The next steps in European security should include additional reductions in the number short-range nuclear weapons in Europe, according to a video statement issued by NATO General Secretary Anders Fogh Rasmussen:
“We also have to make progress sooner or later in our efforts to reduce the number of short-range nuclear weapons in Europe. NATO has cut the number of short-range nuclear weapons in Europe by over 90 percent. But there are still thousands of short-range nuclear weapons left over from the Cold War and most of them are in Russia. NATO is not threatening Russia and Russia is not threatening NATO. Time has come to lay this Cold War thinking to rest and focus on the common threats we face from outside: terrorism, extremism, narcotics, proliferation of missiles, weapons of mass destruction, side by side, and piracy. We can make progress of all three tracks – missile defense, conventional forces, and nuclear weapons – and create a secure Europe. It is time to stop spending our time and resources watching each other and look outward at how to reinforce our common security hope.”
That vision appears similar to the “new regional deterrence architecture” that several recent Obama administration reviews concluded would permit a reduction of the role of nuclear weapons. With that in mind, and Rasmussen’s conclusion that “Russia is not threatening NATO” and that the “time has come to lay this Cold War thinking to rest,” it should be relatively straightforward for him to recommend a withdrawal of the remaining U.S. nuclear weapons from Europe.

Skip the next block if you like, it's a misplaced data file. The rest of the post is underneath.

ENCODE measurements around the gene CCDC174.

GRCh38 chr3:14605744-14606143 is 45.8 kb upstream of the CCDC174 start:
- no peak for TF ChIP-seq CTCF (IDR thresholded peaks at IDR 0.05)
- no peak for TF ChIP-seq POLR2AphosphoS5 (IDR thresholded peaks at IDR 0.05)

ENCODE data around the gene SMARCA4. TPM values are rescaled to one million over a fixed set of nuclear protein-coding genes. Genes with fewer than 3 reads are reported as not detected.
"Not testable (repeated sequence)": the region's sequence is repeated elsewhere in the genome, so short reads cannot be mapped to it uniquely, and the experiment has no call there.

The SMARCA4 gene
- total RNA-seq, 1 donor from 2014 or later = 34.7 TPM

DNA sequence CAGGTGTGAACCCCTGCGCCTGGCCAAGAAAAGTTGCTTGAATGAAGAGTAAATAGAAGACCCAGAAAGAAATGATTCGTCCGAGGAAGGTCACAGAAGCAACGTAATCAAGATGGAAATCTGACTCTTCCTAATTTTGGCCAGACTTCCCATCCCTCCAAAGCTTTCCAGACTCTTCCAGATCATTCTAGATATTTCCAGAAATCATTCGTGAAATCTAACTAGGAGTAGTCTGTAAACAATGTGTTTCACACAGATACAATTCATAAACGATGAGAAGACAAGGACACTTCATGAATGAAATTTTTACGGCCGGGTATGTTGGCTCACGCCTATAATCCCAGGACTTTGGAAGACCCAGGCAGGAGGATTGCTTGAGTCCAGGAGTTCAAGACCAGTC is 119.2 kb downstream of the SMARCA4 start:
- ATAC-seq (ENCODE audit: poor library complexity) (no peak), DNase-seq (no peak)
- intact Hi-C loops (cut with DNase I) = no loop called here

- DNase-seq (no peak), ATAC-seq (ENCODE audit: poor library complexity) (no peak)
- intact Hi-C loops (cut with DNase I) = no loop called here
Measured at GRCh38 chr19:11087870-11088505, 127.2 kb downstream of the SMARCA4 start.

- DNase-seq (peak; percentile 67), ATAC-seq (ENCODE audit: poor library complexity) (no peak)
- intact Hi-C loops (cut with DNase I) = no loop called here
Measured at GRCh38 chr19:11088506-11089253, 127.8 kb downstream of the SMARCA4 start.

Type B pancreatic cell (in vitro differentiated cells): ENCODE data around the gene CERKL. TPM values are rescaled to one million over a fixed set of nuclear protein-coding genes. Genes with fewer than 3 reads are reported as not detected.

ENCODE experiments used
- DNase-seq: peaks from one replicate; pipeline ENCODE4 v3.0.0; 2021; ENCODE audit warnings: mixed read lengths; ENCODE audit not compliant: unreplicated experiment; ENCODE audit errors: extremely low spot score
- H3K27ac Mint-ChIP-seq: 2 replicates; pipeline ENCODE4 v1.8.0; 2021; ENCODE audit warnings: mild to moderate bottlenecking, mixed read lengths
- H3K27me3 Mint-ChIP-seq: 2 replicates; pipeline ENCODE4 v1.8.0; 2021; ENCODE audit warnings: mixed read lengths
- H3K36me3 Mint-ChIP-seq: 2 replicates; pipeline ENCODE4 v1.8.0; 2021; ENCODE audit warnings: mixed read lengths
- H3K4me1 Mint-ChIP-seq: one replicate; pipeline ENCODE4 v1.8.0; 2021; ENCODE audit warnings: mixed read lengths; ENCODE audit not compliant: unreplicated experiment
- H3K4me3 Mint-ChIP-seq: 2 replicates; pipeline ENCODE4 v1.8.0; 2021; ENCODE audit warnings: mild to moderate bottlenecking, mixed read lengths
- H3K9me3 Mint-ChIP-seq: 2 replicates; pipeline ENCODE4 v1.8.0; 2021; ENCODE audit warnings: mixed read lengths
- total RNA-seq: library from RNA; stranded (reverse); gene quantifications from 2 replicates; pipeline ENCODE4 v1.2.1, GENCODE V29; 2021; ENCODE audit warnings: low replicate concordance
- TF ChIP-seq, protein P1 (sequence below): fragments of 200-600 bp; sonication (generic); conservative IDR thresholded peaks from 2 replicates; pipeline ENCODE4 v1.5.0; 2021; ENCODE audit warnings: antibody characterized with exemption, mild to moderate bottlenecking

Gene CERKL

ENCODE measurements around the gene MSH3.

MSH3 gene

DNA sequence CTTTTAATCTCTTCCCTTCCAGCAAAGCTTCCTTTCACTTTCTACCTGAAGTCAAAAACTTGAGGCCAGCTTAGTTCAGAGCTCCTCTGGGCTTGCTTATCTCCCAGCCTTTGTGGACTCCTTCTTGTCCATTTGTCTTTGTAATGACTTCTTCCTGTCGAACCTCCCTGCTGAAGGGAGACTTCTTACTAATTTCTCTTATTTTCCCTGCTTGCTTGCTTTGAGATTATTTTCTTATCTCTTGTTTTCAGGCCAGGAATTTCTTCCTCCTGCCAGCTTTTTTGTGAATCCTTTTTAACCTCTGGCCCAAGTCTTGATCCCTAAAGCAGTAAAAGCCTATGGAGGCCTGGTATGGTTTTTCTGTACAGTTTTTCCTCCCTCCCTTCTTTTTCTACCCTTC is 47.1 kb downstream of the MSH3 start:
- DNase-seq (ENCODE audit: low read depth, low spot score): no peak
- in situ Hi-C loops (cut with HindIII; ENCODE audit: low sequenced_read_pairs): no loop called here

An anthrax outbreak in Bangladesh has infected more than 500 individuals since August 18th. The infections were acquired from eating or handling contaminated cattle. In one instance, a man purchased a cow which became ill a few days later. He brought the cow to a veterinarian where it was vaccinated against anthrax. This would have been protective against future infections if the cow survived, but it did not treat the current infection. The man slaughtered the cow when its condition deteriorated, and unknowingly fed the contaminated meat to over 40 families. Contaminated meat is also being sold in the market, which has caused cattle and livestock sales to be around 1/10 of the expected levels. Considering that around three quarters of the population rely at least partially on livestock for their livelihood, this outbreak is sure to take a heavy toll on the health of both the population and the economy. Continue reading →
Twenty years ago, Captain Planet—Earth’s greatest champion—burst from the Earth for the first time on television. When it was broadcast during the 1990s, it inspired millions of kids in about 100 countries to protect the earth, to become more energy efficient, and to understand, respect and cherish cultural diversity. Many of those children who watched this show during the 1990s are now adults. They are proud to call themselves Planeteers and will become the next generation of leaders who understand the importance and urgency of saving Gaia, the spirit of the Earth. Continue reading →
I want to share with you a great new way to raise money for the Federation of American Scientists (FAS), and our efforts to create a more secure future.
FAS is excited to release FAS Search, a search engine powered by Google, Bing, and Yahoo. FAS Search provides the same search results you are used to, but now every search raises a few cents for FAS at no cost to you. Net proceeds will go to support the critical work of FAS to educate policy makers, the press, and the public.